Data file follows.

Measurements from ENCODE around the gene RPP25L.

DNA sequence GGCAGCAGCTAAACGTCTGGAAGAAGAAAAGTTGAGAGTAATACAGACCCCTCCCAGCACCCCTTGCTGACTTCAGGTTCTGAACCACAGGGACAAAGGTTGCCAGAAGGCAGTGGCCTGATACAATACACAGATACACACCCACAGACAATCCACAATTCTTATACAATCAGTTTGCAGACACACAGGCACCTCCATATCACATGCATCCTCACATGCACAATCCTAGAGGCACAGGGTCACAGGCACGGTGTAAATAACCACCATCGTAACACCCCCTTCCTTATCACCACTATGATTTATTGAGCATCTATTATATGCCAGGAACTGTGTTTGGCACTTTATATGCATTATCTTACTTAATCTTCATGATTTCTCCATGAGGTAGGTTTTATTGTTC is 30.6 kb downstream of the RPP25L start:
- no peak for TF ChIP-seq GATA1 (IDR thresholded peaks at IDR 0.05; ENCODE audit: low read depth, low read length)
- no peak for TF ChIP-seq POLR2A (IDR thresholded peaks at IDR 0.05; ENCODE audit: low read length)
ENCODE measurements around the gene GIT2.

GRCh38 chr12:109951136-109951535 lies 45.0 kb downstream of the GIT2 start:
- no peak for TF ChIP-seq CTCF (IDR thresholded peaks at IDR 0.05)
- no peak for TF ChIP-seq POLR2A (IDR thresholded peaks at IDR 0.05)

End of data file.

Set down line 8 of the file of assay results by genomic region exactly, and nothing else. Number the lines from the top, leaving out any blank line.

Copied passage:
- no peak for TF ChIP-seq POLR2A (IDR thresholded peaks at IDR 0.05)